Since taking the reins at NorZinc (TSX: NZC) in 2018, CEO Don MacDonald admits he has spent more time than he expected on permitting. But with all the major permits now in hand to put the Prairie Creek zinc-lead-silver project into production, he’s excited to dig into the technical aspects of the project in 2020.
“There’s a lot of value creation that can be done on this project in the next 12 months,” MacDonald says in a telephone interview with The Northern Miner.
The final pieces of the permitting puzzle came in November 2019, when NorZinc got the OK to build an all-season access road to site, 500 km west of Yellowknife. The 170 km road passes through the Nahanni National Park Reserve, which surrounds the property, so the company had to get Parks Canada to sign off, as well as the Mackenzie Valley Land and Water Board.
The company plans to build a winter road and then upgrade it to an all-season road with culverts, bridges and surfacing ahead of production.
The road permits came a little later than expected, MacDonald says, so phase-one winter road construction may not begin in the first quarter of 2020 as planned. “The window to construct is January through March. Once you get into the latter part of March, the spring comes in, the freshet comes in and potentially you can’t finish the road.”
Either way, MacDonald says, he’s glad to get past the permitting stage. NorZinc has added people to its team with an eye towards development, including a new chief financial officer, project manager and board members.
Financing activity was put on pause when MacDonald joined the company, but now it’s back to work on that front, he says. The company could sell a silver stream. “There’s a substantial amount of silver and there are very few large silver streams available in the market.”
NorZinc has pursued a two-phased financing approach, but MacDonald says his view has shifted towards a global financing package. “For 2020 I am thinking we might put together a comprehensive package a bit earlier than I had previously anticipated.”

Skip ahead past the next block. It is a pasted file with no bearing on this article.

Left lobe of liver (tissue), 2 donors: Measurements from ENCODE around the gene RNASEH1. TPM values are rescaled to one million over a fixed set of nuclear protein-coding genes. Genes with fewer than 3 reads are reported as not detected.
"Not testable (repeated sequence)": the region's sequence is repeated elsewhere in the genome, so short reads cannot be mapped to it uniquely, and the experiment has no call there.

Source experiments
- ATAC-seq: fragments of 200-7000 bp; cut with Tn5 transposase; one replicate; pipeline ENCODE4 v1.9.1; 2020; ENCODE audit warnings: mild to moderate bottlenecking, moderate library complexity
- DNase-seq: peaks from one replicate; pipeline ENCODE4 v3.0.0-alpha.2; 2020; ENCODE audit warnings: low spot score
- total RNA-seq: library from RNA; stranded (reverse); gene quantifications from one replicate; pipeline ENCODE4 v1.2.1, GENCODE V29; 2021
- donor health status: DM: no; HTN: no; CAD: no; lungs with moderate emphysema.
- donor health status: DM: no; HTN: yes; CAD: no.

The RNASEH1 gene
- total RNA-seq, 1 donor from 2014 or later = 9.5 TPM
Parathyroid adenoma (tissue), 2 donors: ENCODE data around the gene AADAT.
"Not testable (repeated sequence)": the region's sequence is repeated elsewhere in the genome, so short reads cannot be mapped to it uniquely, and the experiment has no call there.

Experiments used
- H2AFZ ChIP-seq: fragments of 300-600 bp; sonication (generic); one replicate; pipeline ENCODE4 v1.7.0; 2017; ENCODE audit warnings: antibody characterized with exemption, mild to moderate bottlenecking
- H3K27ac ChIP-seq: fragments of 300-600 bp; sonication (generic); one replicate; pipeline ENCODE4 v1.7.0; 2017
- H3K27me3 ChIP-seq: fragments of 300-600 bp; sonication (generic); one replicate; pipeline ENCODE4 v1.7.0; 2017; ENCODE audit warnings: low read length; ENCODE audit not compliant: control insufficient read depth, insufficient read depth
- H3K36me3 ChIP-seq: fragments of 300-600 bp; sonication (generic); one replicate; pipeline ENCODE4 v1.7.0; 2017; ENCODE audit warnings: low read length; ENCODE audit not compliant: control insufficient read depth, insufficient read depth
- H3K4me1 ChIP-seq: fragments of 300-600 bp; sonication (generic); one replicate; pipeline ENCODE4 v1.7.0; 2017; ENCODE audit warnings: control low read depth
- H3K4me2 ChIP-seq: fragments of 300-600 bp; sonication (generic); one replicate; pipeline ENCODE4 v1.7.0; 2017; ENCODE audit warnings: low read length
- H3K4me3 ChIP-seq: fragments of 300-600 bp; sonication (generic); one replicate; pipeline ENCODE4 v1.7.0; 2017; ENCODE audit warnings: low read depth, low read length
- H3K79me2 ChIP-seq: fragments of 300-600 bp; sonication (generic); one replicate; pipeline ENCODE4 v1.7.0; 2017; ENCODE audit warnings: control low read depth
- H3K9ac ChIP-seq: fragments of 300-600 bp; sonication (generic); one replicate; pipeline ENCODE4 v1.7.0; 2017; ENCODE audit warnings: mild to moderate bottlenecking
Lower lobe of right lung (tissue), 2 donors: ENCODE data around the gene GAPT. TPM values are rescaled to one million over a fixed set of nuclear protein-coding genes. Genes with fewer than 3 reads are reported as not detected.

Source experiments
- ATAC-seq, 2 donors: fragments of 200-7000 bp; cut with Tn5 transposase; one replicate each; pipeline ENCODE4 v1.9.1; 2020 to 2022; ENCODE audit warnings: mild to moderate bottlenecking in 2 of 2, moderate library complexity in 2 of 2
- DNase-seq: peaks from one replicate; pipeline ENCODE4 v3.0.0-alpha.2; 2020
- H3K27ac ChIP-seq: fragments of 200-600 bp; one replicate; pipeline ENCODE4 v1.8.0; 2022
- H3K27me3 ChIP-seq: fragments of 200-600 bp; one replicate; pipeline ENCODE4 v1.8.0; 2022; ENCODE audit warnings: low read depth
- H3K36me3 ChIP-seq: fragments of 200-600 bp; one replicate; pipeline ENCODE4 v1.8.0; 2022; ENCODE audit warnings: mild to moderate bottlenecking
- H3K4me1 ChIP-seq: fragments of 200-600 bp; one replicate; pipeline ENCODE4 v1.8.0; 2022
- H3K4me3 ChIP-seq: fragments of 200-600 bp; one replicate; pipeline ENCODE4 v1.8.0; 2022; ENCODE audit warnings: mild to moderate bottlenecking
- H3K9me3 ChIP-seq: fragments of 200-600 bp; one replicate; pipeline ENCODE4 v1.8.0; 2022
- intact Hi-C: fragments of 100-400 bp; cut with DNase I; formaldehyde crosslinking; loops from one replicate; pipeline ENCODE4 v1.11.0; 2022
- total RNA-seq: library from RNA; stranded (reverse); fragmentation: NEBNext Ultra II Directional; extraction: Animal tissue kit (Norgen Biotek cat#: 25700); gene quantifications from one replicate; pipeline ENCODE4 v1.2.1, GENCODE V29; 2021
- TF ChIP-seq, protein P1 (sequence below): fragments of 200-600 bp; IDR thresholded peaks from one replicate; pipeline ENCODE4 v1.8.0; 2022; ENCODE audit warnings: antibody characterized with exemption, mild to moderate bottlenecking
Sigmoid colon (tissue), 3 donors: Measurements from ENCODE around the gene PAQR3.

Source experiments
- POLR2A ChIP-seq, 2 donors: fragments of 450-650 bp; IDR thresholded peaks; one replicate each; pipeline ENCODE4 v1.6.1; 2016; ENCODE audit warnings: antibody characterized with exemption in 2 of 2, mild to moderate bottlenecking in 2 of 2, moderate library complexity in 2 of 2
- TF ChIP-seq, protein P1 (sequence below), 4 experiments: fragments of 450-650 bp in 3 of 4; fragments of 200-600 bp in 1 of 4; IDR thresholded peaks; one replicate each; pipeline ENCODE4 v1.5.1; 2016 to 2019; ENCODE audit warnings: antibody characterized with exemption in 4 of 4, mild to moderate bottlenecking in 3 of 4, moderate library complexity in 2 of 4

In 2017, the company (then named Canadian Zinc) completed a feasibility study on Prairie Creek. The study outlined a 15-year, 1,600-tonne-per-day underground mine producing 95 million lb. zinc, 105 million lb. lead and 2.1 million oz. silver for $111 million in earnings before interest, tax, depreciation and amortization annually for the first decade of production, and $81 million annually over the full mine life.
According to the study, Prairie Creek has a $188-million, after-tax net present value at an 8% discount rate with an 18.4% internal rate of return, assuming prices of US$1.10 per lb. zinc, US$1 per lb. lead and US$19 per oz. silver.
MacDonald says the company will likely issue an updated feasibility study in 2020.
“We have a 15-year mine life with the current reserve. And with our current resource, which is almost identical to our reserve, we have the likelihood of up to another 15 years,” he says. “From an economic standpoint, expanding the throughput — even doubling the throughput — is something that should be looked at closely.”
Prairie Creek has 8.1 million tonnes in proven and probable mineral reserves grading 8.64% zinc, 8.1% lead and 124.22 grams silver per tonne.
Excluding silver credits, Prairie Creek’s reserves are a combined 16.74% zinc and lead, which NorZinc says is third best amongst undeveloped deposits in the world (excluding China and Russia), behind only Ivanhoe Mines’ (TSX: IVN) Kipushi deposit in the Democratic Republic of the Congo and the Dairi deposit in Indonesia, owned by Bumi Resources and Antam.
Additionally, Prairie Creek has an inferred resource of 7 million tonnes grading 11.3% zinc, 7.7% lead and 166 grams silver per tonne.
The property hosts mining infrastructure that includes a processing plant, 1.5-million-tonne tailings impoundment, power plant and a water-treatment plant from a silver mine built in the early 1980s, but never hit production. NorZinc plans to renovate and upgrade the facilities in line with its development plans.
MacDonald, who has a background in engineering and accounting, started out with gold companies and dabbled in diamonds before joining base metal miner Quadra FNX as chief financial officer in 2010. When KGHM took over Quadra FNX in 2012, he filled the same position for the Poland-based conglomerate’s international division, where he eventually served as acting CEO until retiring in 2017.
MacDonald was drawn out of retirement by the challenge of putting Prairie Creek into production, and working with zinc and lead, which are relatively new commodities to him.
He likes the metal mix at Prairie Creek and is bullish on long-term zinc prices, which give the project some “sizzle.” MacDonald says zinc faces a production gap in 2022–2023, around the time the mine would hit production.
“Lead is a very stable commodity. It rarely wavers from between US80¢ and US$1.20 per lb., which could be regarded as being boring, but it gives you stability of cash flow. And probably 40% of our cash flow will be coming out of lead.”
And he says the company wants to retain exposure to the silver price, even if it does a streaming deal.
“As CEO I’m leveraging both my engineering and finance backgrounds,” he says.
After spending the latter part of his career dealing with multibillion-dollar projects, MacDonald says that Prairie Creek, with its $300-million cost, is a “much more manageable bite to take.”